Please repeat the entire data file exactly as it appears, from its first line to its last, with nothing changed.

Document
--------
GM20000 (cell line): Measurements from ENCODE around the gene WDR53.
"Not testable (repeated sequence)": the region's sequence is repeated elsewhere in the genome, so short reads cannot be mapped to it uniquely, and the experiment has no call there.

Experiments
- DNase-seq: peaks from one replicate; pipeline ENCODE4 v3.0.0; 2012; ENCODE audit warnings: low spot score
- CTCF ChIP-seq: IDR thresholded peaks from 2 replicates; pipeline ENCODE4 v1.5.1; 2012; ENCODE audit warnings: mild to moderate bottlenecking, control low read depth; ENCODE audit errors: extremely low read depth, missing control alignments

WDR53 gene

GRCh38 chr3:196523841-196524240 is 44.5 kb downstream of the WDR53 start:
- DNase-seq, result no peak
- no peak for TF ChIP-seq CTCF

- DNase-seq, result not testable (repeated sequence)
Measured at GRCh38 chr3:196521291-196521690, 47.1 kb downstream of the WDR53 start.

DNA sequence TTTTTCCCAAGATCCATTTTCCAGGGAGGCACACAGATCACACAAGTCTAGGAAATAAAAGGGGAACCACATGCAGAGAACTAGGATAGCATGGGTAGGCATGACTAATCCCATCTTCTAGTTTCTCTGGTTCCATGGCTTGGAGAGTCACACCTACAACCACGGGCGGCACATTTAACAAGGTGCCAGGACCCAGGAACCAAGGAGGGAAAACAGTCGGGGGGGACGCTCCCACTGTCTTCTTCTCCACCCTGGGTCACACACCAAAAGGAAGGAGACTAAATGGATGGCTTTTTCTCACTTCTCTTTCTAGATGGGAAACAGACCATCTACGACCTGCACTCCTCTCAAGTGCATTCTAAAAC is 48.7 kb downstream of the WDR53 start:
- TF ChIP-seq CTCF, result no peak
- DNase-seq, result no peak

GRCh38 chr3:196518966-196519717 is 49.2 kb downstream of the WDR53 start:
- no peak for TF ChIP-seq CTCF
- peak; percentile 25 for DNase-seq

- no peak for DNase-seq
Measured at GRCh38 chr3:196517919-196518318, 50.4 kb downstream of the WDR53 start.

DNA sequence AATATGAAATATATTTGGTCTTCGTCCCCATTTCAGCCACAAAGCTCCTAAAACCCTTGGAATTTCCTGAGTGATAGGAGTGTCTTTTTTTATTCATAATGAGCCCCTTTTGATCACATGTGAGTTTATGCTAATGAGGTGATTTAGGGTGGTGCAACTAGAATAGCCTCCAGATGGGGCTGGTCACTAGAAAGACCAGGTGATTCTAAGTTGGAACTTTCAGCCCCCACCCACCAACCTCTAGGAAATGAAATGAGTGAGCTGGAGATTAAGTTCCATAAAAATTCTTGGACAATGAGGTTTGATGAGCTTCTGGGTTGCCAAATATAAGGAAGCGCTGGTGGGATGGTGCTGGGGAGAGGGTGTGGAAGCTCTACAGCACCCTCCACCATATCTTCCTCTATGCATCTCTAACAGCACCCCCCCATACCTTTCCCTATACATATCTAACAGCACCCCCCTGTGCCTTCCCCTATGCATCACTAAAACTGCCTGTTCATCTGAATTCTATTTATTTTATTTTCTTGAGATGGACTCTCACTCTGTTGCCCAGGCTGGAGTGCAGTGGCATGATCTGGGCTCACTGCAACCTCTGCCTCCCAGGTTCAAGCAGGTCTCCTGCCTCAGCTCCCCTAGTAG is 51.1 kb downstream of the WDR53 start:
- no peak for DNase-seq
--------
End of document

GM20000 (cell line): Measurements from ENCODE around the gene WDR53.
"Not testable (repeated sequence)": the region's sequence is repeated elsewhere in the genome, so short reads cannot be mapped to it uniquely, and the experiment has no call there.

Experiments
- DNase-seq: peaks from one replicate; pipeline ENCODE4 v3.0.0; 2012; ENCODE audit warnings: low spot score
- CTCF ChIP-seq: IDR thresholded peaks from 2 replicates; pipeline ENCODE4 v1.5.1; 2012; ENCODE audit warnings: mild to moderate bottlenecking, control low read depth; ENCODE audit errors: extremely low read depth, missing control alignments

WDR53 gene

GRCh38 chr3:196523841-196524240 is 44.5 kb downstream of the WDR53 start:
- DNase-seq, result no peak
- no peak for TF ChIP-seq CTCF

- DNase-seq, result not testable (repeated sequence)
Measured at GRCh38 chr3:196521291-196521690, 47.1 kb downstream of the WDR53 start.

DNA sequence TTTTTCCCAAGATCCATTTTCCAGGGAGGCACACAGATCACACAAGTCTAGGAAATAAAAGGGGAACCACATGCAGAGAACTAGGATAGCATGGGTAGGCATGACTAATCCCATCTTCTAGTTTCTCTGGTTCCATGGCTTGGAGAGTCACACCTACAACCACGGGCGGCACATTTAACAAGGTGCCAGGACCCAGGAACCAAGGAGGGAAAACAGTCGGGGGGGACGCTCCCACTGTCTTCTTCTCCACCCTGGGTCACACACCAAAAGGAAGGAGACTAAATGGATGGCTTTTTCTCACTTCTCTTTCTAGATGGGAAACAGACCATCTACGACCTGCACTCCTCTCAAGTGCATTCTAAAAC is 48.7 kb downstream of the WDR53 start:
- TF ChIP-seq CTCF, result no peak
- DNase-seq, result no peak

GRCh38 chr3:196518966-196519717 is 49.2 kb downstream of the WDR53 start:
- no peak for TF ChIP-seq CTCF
- peak; percentile 25 for DNase-seq

- no peak for DNase-seq
Measured at GRCh38 chr3:196517919-196518318, 50.4 kb downstream of the WDR53 start.

DNA sequence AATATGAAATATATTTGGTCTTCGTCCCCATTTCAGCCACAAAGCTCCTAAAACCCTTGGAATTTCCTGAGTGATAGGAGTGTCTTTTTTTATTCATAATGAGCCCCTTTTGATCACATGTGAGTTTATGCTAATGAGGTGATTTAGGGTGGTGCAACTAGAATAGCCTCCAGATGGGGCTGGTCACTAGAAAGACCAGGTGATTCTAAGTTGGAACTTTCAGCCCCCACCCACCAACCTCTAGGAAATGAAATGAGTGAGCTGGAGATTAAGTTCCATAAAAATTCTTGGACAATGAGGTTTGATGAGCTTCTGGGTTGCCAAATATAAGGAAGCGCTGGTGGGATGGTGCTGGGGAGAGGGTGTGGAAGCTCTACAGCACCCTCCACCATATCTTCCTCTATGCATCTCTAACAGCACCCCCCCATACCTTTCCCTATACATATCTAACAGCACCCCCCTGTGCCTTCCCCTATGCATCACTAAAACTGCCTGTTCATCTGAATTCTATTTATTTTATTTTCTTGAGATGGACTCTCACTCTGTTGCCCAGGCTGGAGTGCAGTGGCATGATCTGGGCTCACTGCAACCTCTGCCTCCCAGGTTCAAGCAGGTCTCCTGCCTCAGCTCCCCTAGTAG is 51.1 kb downstream of the WDR53 start:
- no peak for DNase-seq